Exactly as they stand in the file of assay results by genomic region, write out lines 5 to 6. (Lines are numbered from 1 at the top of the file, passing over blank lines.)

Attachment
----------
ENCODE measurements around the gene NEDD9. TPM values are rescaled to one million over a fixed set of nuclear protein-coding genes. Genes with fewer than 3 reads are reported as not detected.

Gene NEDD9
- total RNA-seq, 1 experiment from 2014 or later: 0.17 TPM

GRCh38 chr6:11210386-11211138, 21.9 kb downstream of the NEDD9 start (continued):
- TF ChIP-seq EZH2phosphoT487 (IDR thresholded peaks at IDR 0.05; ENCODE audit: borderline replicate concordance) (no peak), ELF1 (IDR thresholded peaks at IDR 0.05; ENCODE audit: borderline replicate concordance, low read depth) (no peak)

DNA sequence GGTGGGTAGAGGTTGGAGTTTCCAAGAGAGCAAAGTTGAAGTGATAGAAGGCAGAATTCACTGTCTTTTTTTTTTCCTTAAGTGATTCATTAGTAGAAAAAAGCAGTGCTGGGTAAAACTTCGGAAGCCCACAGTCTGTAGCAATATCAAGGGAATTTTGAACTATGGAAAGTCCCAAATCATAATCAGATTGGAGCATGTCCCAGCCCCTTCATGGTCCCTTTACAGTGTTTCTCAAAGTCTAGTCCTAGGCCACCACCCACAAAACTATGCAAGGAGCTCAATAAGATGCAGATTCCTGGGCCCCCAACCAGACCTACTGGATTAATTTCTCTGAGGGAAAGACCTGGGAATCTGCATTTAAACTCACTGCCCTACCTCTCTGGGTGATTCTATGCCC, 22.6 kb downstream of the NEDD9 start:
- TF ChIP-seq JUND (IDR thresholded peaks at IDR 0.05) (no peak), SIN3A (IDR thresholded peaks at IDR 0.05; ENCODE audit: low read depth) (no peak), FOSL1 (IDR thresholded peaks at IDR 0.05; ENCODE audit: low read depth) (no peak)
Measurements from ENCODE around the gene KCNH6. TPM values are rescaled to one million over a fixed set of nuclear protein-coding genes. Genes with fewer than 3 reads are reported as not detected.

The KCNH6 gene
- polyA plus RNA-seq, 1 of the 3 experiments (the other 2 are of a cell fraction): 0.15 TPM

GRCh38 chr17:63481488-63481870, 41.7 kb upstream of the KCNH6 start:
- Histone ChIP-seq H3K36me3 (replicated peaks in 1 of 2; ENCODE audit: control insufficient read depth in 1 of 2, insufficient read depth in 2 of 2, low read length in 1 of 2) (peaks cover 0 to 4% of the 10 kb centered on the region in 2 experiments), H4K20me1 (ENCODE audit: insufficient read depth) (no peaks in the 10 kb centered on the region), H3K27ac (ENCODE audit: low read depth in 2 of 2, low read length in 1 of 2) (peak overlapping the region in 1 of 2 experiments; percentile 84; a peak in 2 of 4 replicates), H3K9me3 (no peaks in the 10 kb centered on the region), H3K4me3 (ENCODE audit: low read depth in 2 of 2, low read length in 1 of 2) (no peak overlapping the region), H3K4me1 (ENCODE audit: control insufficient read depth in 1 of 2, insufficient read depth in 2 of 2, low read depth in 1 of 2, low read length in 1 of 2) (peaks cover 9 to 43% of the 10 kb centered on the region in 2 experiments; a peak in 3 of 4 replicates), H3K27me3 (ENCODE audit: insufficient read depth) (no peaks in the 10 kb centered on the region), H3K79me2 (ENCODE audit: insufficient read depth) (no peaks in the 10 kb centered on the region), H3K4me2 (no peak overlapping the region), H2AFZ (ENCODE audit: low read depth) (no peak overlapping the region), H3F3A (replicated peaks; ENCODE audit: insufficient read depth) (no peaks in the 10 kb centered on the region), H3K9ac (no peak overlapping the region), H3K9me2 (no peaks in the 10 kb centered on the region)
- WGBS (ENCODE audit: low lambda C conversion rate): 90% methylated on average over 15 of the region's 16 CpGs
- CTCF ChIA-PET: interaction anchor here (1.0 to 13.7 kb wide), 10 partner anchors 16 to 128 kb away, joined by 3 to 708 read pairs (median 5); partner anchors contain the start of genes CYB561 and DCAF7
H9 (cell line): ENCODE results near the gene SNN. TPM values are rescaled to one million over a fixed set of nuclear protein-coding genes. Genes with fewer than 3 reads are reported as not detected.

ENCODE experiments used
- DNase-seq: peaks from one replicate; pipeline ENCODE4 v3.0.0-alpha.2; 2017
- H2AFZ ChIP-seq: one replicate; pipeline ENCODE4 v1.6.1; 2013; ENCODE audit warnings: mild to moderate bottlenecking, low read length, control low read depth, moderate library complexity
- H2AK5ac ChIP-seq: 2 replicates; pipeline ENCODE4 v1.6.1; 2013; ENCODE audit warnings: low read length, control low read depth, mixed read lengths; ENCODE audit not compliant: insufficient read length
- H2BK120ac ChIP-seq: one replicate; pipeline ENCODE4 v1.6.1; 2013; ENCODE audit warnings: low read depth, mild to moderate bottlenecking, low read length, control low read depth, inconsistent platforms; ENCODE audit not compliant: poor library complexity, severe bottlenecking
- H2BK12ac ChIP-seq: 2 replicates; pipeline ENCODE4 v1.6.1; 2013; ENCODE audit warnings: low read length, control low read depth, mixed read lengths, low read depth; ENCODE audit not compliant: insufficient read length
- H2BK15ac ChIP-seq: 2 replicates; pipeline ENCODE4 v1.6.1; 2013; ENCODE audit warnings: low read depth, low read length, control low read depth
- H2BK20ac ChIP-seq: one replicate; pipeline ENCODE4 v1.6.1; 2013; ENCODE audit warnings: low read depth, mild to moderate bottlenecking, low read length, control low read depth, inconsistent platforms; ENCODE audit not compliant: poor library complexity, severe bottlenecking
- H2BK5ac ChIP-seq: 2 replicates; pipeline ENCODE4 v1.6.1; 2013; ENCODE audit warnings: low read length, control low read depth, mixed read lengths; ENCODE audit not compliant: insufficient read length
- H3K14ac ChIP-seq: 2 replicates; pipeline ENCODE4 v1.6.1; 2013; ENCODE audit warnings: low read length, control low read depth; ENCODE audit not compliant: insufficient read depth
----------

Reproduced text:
- TF ChIP-seq EZH2phosphoT487 (IDR thresholded peaks at IDR 0.05; ENCODE audit: borderline replicate concordance) (no peak), ELF1 (IDR thresholded peaks at IDR 0.05; ENCODE audit: borderline replicate concordance, low read depth) (no peak)

DNA sequence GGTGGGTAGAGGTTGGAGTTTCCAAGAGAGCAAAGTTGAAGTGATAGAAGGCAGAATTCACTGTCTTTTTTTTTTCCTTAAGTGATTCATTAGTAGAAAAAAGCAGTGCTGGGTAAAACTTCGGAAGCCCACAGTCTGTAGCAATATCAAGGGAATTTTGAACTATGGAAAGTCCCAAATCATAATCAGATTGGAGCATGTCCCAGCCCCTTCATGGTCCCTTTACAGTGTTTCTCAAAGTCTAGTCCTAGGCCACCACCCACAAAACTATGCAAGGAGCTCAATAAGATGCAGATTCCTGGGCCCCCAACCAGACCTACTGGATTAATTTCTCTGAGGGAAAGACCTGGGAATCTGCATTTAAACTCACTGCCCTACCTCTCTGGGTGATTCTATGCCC, 22.6 kb downstream of the NEDD9 start: